creates opportunities for career growth. Key players will require greater compensation to support their lifestyles (children, school tuitions, bigger homes, travel, etc.). Key players also expect opportunities for personal and professional growth, so they can master new skills and increase their own personal market value.

What growth in ROI will it take to keep the owner’s capital in the business?

What size will you need to be to remain important to your vendors? In order
to get priority when there are shortages? To have orders large enough to get the favorable pricing required to remain competitive?

What size do you need to be to fully utilize your assets? Return on Assets
(ROA) is low when utilization of machines, people, and your intellectual property is low. What size do you need to be in order to have enough experience to drive your unit costs down through the learning curve?

What size do you need to be to support the owner’s ultimate exit strategy?

What size do you need to be to minimize risk? Depending on one customer
purchasing one product makes you very vulnerable. What size do you need to be to support a “safe” diversity of customers and products?

What size do you need to be to keep a competitor from preempting you in the
market? One big-company strategy is to identify products that are successful and swoop in and “steal” them. Big companies like to reverse-engineer a small company’s winning product and then use their own well-oiled distribution system to roll it out nationally or internationally.

What size do you need to be to take out your competition? You can do this
either by acquiring your competitor’s customers or acquiring your competitors directly.

What size do you need to be to manage government and customer certifications? It takes resources and time to obtain and sustain certifications from ISO, TSO, FDA, OSHA, EPA, mil-spec and the like.

What size do you need to be to satisfy your vision and ego? What size do you
have to be to make the kind on market impact you desire?

Everyone in a company has a future size in mind as they prioritize their daily actions. Lacking any formal planning, everyone’s number is different. Developing your strategy starts with getting everyone’s number on the table, sorting through their reasons for that number, and agreeing to a common number that will harmonize everyone’s daily actions.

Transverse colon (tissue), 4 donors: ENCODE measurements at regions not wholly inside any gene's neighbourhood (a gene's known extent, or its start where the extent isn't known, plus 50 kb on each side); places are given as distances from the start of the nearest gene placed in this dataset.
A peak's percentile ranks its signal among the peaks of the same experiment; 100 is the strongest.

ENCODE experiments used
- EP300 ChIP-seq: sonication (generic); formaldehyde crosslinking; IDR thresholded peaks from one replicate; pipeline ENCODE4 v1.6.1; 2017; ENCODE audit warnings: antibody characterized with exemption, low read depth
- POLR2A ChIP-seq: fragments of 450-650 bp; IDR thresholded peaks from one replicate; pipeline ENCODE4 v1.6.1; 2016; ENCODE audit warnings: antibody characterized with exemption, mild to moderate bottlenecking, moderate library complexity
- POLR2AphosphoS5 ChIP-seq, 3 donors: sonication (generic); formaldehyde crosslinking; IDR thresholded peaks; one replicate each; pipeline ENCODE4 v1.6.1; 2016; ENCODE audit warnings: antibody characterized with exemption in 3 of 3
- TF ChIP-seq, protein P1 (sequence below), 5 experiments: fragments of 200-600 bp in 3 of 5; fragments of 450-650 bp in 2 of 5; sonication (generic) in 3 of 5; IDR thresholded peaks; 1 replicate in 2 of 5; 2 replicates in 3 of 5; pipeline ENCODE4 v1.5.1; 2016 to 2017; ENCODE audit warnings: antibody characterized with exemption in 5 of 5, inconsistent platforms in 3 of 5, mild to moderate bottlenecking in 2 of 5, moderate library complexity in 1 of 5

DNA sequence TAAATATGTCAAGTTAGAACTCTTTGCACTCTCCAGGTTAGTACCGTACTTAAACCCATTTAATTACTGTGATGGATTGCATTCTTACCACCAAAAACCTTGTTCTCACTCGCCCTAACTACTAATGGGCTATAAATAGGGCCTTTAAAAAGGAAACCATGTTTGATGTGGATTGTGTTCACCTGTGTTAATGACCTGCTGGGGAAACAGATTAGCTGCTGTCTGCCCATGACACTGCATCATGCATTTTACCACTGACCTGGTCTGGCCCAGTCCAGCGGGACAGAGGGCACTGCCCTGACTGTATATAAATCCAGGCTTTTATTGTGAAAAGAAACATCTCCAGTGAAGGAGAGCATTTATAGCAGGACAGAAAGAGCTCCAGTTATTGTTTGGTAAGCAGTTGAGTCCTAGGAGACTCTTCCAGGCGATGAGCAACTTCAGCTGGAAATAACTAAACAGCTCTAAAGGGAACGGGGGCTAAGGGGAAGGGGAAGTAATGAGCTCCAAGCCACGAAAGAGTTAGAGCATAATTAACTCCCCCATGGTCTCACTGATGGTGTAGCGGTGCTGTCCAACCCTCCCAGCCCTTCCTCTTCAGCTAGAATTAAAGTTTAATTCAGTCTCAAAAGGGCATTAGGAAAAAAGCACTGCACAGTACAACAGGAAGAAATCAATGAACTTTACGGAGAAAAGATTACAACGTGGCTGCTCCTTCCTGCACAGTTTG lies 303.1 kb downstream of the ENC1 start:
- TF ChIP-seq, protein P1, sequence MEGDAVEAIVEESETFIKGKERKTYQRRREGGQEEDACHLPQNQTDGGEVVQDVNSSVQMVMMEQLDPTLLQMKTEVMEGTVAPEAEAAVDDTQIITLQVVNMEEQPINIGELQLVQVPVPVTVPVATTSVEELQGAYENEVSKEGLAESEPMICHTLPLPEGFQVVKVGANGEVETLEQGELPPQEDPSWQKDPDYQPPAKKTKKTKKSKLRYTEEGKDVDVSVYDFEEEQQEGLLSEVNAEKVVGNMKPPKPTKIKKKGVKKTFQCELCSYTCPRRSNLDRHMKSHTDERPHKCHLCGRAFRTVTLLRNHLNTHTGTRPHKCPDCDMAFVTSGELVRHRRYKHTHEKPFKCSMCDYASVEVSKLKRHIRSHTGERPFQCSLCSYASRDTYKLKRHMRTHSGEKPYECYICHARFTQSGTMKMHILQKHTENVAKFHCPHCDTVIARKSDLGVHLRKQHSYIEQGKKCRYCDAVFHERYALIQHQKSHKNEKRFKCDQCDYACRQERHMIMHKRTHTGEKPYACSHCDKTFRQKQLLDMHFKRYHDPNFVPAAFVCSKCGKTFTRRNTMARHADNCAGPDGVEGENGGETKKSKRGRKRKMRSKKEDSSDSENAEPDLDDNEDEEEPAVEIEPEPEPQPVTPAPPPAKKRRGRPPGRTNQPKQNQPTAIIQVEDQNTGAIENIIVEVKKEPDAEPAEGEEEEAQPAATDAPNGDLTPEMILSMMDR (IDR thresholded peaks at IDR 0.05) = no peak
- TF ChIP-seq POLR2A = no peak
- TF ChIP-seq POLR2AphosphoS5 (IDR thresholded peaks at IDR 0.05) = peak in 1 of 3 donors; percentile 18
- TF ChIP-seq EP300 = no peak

Having a common visualization of the future everyone is working toward is key. Agreement on the future size the company is working toward creates a framework for answering the next set of strategy questions. (These strategy questions will be the focus of future blog posts.)

Creating a strategy that captures a visualization of the future everyone is working toward is a key element of strategic planning. If you’re interested in having a facilitated strategic planning meeting that moves you from concept to tangible implementation, check out our service offerings online, contact us, by email or better yet, give us a call at (800) 207-8192 to arrange for a complementary consultation to determine if you are ready for strategic planning and if our program is right for you.

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First things first – the lesson of rocks, sand, and water

Author Steven R. Covey inspired today’s retelling of a time management classic. Covey’s story starts with a speaker showing a group of business students a large glass jar and a box of large rocks. The speaker pulled rocks from the box and placed them in the jar until no more rocks would fit.

“Is the jug full?” he asked. The students reply “yes,” and the speaker pulls out a bag of sand, pouring it into the jar so it fills the spaces between the rocks. “Is the jug full now?” he asks.

The students are so sure this time. The speaker pulls out a pitcher of water, and pours over a quart of water into the jar. “Now it’s full,” he said. “What’s the most important lesson to be learned from this demonstration?”

One student piped up: “You can always find time to do more things!”

“Wrong lesson,” replied the speaker. “The right lesson is that you can’t fit the rocks in the jar if you’ve filled it with sand and water first.” This is an illustration of the principle of “first things first.”

In strategic planning, your team determines what the “rocks,” or first things are, after visualizing the future they want to reach. These “rocks are the four to six strategic goals that will literally change the company’s status quo, and which must be the company’s focus over the next 12 to 18 months.

Once the goals are set, next comes a set of four to six Key Result Measures (KRMs) for each strategic goal. When these KRMs are achieved, your team will have achieved the company’s strategic goal and changed the status quo.

Finally come the action steps, which are tactical, fluid actions to be completed over the next one to 90 days.

Strategic goals are the rocks. They need to go into the plan’s jar first. Key Result Measures are the sand. They fill out the space around the goals. Action steps are the water. They utilize small blocks of time to implement.